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Call it “The Revenge of the Scrawny.”
The star system known as Procyon was born with two stars. One was bigger and heavier than the other, so it shined much more brightly. Because of that showiness, though, it burned out much more quickly. Today, all that’s left is the star’s tiny, dead core — while the scrawny companion shines on.
Procyon is in good view tonight, rising to the right of the full Moon.
What we see of Procyon is the scrawny survivor, Procyon A. In this case, though, “scrawny” is relative. The star is roughly twice as big as the Sun, and about 40 percent heavier. That mass puts it near the top 10 percent of all the stars in the galaxy.
When the system was born, though, the other star, Procyon B, was much more impressive. Because of its greater mass, it burned through the nuclear fuel in its core much more quickly. That made the star much brighter than Procyon A.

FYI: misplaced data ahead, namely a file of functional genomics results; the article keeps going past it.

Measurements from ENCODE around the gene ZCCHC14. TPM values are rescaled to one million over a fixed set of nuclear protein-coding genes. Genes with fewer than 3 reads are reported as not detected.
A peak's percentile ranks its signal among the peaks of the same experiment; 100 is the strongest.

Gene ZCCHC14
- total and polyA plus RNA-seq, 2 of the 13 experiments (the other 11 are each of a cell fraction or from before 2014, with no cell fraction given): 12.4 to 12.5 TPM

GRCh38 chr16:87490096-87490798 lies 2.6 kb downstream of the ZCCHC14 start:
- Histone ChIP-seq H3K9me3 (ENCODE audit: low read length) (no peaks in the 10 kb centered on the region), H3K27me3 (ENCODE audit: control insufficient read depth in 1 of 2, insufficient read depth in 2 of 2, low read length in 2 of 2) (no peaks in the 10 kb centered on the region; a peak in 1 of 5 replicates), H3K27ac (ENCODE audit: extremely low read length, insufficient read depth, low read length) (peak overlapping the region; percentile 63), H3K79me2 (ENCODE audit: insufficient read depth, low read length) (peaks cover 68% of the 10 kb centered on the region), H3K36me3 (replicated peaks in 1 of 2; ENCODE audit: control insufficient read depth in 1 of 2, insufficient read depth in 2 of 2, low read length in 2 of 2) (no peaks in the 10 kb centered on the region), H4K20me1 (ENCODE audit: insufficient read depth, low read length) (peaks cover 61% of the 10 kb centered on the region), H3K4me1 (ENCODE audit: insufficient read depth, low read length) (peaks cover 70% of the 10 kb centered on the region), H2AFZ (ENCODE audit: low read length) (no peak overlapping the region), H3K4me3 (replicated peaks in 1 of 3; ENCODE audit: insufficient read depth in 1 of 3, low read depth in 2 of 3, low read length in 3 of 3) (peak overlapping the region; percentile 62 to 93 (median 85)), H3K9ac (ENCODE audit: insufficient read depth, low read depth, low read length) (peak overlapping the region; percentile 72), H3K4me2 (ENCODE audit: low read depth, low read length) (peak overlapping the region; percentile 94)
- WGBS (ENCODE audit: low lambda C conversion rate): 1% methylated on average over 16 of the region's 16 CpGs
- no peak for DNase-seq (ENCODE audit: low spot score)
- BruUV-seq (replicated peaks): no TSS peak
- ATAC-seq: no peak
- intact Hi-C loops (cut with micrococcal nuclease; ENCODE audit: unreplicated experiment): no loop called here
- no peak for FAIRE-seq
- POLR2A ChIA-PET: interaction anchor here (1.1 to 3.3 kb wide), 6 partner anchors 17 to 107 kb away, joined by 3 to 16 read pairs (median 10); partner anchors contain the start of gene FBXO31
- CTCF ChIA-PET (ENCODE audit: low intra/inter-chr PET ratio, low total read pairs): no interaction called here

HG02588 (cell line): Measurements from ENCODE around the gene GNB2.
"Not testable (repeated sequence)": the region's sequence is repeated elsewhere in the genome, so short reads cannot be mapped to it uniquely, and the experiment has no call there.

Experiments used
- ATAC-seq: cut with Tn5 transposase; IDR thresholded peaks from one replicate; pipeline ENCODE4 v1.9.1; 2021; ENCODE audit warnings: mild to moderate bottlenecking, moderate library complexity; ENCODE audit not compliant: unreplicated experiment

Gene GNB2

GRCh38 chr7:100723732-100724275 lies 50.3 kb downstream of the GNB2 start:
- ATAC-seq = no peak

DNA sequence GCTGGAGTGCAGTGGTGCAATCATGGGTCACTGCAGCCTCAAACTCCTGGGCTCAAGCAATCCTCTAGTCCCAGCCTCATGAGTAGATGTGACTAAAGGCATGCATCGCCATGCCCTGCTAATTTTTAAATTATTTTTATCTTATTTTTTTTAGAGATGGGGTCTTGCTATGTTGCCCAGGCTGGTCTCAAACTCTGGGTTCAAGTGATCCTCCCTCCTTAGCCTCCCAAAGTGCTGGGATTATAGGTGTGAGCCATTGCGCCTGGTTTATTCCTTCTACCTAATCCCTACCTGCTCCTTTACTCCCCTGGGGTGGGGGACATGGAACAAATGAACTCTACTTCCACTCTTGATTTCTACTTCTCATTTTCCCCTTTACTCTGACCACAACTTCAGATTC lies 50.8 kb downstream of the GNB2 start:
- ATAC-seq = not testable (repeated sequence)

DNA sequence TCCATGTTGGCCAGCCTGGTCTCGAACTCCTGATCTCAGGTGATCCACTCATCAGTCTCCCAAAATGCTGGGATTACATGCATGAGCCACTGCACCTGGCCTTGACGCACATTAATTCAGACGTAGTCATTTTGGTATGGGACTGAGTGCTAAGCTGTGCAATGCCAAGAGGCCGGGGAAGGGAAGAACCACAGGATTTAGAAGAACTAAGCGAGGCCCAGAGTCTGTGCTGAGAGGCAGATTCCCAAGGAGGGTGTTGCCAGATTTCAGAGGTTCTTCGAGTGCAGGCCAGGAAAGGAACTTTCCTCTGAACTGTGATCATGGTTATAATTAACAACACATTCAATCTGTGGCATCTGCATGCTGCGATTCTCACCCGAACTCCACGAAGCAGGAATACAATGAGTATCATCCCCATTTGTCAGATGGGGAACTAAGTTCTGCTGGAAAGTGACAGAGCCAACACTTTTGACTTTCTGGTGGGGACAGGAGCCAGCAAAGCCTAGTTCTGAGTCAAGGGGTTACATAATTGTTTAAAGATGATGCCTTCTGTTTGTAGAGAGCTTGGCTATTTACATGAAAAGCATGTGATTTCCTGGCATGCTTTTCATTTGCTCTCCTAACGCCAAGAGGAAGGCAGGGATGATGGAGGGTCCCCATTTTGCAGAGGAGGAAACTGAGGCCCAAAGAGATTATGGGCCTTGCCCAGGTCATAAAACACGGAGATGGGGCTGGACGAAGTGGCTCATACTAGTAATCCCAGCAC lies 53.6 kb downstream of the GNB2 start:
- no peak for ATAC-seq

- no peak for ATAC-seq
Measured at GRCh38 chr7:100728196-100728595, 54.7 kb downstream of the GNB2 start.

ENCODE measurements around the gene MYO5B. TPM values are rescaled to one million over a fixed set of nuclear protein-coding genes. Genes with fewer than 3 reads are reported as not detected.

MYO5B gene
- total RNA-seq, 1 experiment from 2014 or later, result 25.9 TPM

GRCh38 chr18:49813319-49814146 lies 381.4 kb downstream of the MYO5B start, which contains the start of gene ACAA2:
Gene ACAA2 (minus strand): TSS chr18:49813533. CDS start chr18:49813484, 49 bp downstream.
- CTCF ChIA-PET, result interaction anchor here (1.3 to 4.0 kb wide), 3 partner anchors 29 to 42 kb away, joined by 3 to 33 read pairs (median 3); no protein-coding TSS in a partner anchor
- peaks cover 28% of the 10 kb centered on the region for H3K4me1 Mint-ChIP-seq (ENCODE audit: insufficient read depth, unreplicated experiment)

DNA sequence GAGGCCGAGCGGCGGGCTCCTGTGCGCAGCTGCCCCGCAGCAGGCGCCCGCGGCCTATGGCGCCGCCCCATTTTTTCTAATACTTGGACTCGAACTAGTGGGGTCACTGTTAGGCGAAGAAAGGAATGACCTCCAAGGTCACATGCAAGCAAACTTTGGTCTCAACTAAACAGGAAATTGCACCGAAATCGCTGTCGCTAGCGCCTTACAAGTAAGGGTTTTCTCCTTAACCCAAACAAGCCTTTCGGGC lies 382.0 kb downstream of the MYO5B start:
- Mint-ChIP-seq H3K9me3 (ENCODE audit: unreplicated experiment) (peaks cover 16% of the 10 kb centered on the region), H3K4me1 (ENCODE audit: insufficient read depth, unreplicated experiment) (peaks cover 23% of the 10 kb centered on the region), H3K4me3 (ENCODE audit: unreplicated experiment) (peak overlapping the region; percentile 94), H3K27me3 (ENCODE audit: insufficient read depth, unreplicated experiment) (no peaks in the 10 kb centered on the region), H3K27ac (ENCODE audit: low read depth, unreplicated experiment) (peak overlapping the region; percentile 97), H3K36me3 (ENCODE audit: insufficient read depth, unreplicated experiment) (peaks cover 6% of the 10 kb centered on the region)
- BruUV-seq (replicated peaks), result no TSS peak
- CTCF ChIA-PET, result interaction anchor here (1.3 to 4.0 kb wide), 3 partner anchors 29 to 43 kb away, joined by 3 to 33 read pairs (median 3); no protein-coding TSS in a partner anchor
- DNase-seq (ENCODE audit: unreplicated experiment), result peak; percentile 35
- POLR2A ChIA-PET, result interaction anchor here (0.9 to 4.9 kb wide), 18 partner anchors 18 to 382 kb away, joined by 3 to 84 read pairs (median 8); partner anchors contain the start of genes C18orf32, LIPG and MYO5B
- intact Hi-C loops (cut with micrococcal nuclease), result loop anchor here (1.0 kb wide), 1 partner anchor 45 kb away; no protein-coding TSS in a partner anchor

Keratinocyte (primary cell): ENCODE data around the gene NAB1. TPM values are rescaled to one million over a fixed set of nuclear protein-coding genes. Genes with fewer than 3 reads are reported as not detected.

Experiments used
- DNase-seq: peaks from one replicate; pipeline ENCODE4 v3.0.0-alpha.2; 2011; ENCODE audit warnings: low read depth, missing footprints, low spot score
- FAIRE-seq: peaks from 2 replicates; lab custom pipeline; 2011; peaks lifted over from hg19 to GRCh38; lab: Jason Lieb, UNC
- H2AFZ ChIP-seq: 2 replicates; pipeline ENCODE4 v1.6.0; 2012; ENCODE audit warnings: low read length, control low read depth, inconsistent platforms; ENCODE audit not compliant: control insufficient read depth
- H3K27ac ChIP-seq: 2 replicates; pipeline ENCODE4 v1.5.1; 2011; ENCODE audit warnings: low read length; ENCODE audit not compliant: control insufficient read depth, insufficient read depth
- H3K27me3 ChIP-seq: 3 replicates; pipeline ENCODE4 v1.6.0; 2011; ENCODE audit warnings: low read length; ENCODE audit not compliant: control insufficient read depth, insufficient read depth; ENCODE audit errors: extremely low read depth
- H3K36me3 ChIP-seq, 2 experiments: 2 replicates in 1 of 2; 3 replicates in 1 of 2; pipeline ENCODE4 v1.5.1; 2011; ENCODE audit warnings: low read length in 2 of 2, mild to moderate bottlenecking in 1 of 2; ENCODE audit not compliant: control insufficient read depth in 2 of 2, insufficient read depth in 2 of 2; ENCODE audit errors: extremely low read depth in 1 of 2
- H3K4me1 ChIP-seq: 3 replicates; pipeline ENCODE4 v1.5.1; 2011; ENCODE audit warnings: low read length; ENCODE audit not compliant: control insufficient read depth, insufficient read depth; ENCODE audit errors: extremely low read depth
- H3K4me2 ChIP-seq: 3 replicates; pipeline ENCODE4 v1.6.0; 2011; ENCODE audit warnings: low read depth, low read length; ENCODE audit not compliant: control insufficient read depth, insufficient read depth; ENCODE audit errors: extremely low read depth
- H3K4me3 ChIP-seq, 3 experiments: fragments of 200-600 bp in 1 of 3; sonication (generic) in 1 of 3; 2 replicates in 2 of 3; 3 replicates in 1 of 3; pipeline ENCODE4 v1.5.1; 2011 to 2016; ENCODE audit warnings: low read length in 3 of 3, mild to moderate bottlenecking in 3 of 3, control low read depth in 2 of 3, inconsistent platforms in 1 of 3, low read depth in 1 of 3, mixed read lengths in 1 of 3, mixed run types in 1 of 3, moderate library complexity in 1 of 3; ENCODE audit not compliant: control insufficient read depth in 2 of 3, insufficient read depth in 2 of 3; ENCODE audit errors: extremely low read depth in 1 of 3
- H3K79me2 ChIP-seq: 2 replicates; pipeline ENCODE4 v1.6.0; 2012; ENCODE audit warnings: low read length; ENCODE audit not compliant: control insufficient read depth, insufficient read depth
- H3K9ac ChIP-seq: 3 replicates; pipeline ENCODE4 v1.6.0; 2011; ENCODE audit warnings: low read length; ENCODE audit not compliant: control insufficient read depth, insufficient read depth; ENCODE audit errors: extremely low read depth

But it used up its fuel in a hurry. It puffed up, then cast its outer layers into space. All that remains is its core, known as a white dwarf. It’s about 60 percent the mass of the Sun, but only a bit bigger than Earth. It’ll shine feebly for billions of years as it slowly cools.
In the meantime, Procyon A is about to follow in its footsteps. The star is nearing the end of its “normal” lifetime, so it’ll soon puff up to giant proportions. Then it, too, will cast off its outer layers. That will leave Procyon with two “dead” stars shining feebly into the cosmic darkness.
Script by Damond Benningfield, Copyright 2015